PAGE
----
November 19, 2003 | Graham

Pauline Hanson needs a judicial inquiry

This week the CMC began an inquiry into the trials and tribulations of Pauline Hanson and David Ettridge, but it is the wrong body. Hanson and Ettridge deserve a judicial inquiry.
Many people from all sides of politics think that there is something wrong with the Queensland justice system. Last Sunday Professor Rosemary Hunter of Griffith University was quoted in the Sunday Mail commenting on the Fingleton case saying it was “the misuse of the legal process to destroy the reputation and career of a woman who dared to be different.”
Fingleton was Queensland’s Chief Magistrate but was jailed earlier this year on a charge of retaliating against a witness. The matter arose out of a dispute between Fingleton and a junior magistrate Anne Thacker. Fingleton wanted to transfer Thacker to Townsville and Thacker didn’t want to go and took the matter to judicial review. Fingleton’s subordinate, Co-ordinating Magistrate Basil Gribbin became involved and Fingleton told Gribbin that as he had given Thacker an affidavit she would have to demote him. Gribbin was a witness in a judicial matter, Fingleton was threatening him – pretty clear case I would have thought.
There was a public campaign against her conviction at the time with a variety of defences being raised. Most prominent were various anti-female conspiracy theories which sat very oddly with the fact that the original matter concerned a woman, the Director of Public Prosecutions is a woman, the Sydney barrister who conducted the case is a woman and two-thirds of the jury were women. Apparently there are a lot of gender Quizzlings in Queensland. There were other arguments to do with her working class origins etc., but the common theme was vicitimisation and the common intent appeared to be to bully the legal system into reversing the decision. Alas for Fingleton, the Appeal Court held firm.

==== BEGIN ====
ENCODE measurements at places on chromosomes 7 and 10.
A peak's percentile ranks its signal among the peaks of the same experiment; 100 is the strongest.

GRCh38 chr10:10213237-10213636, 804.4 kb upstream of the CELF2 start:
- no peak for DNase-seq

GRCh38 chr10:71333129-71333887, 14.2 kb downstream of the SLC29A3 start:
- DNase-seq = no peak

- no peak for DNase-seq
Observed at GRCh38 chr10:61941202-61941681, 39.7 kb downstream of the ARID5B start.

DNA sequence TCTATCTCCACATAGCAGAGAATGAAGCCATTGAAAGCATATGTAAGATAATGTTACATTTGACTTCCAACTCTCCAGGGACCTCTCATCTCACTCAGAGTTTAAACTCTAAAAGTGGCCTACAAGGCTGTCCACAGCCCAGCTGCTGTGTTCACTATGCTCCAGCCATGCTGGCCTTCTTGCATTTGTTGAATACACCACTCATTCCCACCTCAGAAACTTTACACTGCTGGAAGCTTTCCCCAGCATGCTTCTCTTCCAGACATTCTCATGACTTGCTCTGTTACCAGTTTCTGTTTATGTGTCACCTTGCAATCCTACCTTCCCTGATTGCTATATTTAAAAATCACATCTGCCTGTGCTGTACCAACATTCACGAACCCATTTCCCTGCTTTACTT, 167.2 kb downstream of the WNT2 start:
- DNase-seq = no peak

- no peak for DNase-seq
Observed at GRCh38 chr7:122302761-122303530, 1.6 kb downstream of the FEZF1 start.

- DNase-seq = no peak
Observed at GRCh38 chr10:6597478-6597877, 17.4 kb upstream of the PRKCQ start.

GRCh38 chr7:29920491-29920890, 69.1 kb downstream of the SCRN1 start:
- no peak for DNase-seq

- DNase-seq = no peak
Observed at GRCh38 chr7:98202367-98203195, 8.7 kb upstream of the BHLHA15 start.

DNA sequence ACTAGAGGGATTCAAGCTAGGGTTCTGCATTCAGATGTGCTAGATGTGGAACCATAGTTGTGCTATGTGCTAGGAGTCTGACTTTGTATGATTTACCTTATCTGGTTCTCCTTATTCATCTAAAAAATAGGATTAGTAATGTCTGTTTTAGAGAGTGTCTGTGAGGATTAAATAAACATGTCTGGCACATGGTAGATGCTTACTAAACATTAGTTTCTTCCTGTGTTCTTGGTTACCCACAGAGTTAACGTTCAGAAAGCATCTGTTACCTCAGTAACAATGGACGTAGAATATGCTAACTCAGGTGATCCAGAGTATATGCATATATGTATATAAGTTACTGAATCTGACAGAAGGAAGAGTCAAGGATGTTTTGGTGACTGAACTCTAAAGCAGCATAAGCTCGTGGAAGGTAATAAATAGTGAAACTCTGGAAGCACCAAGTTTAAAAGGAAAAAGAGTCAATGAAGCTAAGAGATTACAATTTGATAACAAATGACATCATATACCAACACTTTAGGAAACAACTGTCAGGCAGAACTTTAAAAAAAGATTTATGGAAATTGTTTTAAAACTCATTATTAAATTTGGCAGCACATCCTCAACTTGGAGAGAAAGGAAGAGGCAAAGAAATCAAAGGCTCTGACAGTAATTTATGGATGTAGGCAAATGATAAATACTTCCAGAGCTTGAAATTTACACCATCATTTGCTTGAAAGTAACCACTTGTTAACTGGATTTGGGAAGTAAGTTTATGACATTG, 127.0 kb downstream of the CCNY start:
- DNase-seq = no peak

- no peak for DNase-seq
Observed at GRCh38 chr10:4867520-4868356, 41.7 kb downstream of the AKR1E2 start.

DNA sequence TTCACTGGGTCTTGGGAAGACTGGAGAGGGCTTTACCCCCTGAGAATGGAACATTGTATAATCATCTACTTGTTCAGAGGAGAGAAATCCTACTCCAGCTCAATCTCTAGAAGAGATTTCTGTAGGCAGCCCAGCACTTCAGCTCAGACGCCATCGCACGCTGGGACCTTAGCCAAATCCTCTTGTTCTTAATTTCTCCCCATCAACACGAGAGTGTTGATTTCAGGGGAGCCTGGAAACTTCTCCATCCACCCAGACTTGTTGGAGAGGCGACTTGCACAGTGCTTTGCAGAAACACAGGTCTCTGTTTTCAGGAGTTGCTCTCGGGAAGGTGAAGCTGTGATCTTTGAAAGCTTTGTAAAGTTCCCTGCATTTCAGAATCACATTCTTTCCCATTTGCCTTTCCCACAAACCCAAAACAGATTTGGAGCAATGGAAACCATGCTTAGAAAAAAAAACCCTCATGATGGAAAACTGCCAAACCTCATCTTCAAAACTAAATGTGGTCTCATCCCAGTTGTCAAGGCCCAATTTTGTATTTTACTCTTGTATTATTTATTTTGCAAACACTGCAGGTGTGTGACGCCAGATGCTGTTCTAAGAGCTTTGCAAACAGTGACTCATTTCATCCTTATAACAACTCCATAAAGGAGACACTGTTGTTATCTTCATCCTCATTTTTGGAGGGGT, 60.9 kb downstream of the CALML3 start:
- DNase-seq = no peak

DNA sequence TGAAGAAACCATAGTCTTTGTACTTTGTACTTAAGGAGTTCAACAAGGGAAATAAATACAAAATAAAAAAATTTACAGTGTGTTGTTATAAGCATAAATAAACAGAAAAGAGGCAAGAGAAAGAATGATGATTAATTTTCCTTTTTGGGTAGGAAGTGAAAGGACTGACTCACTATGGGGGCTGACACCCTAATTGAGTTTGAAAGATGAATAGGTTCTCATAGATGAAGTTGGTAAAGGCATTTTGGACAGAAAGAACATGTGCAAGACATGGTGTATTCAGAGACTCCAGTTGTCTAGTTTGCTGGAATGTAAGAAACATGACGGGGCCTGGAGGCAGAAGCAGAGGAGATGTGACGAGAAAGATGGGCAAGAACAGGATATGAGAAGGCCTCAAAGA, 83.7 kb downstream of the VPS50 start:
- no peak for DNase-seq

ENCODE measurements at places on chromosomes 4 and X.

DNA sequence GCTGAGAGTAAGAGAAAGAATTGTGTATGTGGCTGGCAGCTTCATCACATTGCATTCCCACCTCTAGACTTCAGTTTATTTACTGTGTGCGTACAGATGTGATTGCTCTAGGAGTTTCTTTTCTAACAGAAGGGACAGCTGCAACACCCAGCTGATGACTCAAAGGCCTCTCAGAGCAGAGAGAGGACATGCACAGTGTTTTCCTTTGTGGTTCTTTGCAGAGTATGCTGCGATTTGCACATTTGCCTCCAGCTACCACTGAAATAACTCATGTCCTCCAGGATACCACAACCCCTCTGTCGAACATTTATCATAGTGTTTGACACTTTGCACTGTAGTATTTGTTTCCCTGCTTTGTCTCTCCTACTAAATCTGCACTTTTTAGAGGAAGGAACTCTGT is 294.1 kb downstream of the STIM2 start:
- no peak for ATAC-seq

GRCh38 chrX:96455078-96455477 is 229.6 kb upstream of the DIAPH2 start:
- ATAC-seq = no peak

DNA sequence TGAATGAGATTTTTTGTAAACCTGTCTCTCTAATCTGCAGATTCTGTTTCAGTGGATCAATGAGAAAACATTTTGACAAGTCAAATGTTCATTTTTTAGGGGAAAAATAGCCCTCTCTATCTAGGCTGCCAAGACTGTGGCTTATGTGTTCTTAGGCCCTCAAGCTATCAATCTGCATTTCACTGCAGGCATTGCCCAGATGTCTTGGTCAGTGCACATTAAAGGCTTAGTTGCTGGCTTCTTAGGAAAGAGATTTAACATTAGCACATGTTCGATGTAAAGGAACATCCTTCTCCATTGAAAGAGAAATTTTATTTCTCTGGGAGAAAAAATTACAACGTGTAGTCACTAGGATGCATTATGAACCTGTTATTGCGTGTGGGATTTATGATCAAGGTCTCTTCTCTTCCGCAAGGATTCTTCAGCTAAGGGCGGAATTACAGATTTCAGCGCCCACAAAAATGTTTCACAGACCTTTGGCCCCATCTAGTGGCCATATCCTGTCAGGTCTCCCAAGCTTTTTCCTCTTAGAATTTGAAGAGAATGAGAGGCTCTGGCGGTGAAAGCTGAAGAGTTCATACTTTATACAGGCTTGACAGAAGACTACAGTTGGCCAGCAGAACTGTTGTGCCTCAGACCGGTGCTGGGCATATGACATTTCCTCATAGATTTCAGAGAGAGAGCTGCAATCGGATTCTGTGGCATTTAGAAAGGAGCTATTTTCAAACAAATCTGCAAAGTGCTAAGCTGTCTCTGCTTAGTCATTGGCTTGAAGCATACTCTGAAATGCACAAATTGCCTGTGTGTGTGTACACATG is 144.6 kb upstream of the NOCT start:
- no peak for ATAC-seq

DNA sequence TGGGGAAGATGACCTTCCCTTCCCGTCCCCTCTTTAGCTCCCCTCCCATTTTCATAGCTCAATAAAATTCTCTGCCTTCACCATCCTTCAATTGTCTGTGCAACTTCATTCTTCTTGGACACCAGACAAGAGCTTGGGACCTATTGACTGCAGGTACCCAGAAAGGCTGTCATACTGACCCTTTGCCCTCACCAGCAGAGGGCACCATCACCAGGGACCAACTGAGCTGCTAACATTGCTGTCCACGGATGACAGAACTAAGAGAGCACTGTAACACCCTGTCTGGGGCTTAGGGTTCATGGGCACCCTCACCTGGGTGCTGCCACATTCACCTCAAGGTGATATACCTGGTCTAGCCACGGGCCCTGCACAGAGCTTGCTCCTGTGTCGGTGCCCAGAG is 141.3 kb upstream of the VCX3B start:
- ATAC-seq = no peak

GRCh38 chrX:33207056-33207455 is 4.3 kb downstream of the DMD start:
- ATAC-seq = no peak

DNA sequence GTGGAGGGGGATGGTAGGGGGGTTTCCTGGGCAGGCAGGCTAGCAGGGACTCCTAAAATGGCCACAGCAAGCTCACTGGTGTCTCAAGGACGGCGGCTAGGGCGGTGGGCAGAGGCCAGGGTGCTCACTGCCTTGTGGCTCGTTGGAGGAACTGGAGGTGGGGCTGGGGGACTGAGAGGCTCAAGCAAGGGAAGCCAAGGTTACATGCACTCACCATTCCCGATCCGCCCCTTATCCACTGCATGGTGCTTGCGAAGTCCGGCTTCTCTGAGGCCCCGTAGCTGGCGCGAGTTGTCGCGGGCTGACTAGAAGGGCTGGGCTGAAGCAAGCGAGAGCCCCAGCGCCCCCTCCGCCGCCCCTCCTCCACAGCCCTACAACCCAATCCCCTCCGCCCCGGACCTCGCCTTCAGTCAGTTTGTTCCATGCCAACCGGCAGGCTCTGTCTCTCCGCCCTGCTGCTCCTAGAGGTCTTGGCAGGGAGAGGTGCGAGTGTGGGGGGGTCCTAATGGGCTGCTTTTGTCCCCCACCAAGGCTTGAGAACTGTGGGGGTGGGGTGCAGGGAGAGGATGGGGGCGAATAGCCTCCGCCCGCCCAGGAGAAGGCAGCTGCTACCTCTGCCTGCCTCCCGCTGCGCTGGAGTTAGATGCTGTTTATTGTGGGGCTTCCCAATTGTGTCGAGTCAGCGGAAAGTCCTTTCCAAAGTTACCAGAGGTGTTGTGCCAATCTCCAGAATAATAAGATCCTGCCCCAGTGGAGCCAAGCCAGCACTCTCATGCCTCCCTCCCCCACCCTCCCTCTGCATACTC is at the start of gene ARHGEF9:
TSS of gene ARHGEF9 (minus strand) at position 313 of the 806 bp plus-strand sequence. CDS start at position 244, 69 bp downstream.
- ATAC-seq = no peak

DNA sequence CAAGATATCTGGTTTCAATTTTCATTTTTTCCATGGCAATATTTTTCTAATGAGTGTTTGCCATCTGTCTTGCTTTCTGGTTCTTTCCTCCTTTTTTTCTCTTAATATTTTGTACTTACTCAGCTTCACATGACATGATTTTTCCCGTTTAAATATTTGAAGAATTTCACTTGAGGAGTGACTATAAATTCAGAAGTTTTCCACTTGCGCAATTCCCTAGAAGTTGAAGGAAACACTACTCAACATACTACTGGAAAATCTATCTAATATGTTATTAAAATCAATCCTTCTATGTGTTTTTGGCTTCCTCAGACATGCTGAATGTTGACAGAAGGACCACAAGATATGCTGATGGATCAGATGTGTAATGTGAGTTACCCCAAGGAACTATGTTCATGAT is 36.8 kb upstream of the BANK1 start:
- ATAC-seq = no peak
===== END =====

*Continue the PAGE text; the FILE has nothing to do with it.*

In the case of Pauline Hanson similar themes ran through the defence: victimization (almost leading to sanctification via martyrdom), and a belief that public pressure would somehow lead to the appeal court reversing the decision. In this case the Appeal Court did reverse the decision, but in the process also appeared to change its mind. Two of the three Appeal Court judges sat on both the appeal against the Sharples Case and this one.
In Sharples they held that One Nation was fraudulently registered by Hanson and Ettridge, but in this case found Hanson and Ettridge innocent of fraud. As a result prominent lawyers in Brisbane (including some judges) are privately speculating that the judges caved in to pressure.
This possibility has been brought into sharp focus by the largely ignored decision of the High Court, delivered last Friday, to refuse leave to David Ettridge to appeal against the original Sharples case. In its reasons the court (a single judge) cited the neglible prospects of the appeal succeeding as one of its grounds for refusing the application. As various lawyers have been saying to me all week – the two original judgements cannot stand together, one has to be wrong. The High Court appears to be indicating that it is the second judgement involving the Queensland Court of Appeal that is wrong, which is why we need a judicial inquiry of the most simple and regular kind.
In these circumstances it is not good enough for the Chief Justice, the Government and the Opposition to blame the DPP and Hanson’s legal representatives for the state of affairs when the very real possibility is that the court itself is to blame. Tough as it may be, Director of Public Prosecutions Leanne Clair has to put the credibility of the DPP even further on the line by launching an appeal in the High Court against the quashing of Hanson and Ettridge’s conviction. Otherwise there will be a continuing perception that the Queensland courts can be influenced through public pressure, as well as a lingering doubt about the real reasons for which Hanson, Ettridge and even Fingelton were convicted.

Posted by Graham at 11:35 am | Comments Off on Pauline Hanson needs a judicial inquiry |
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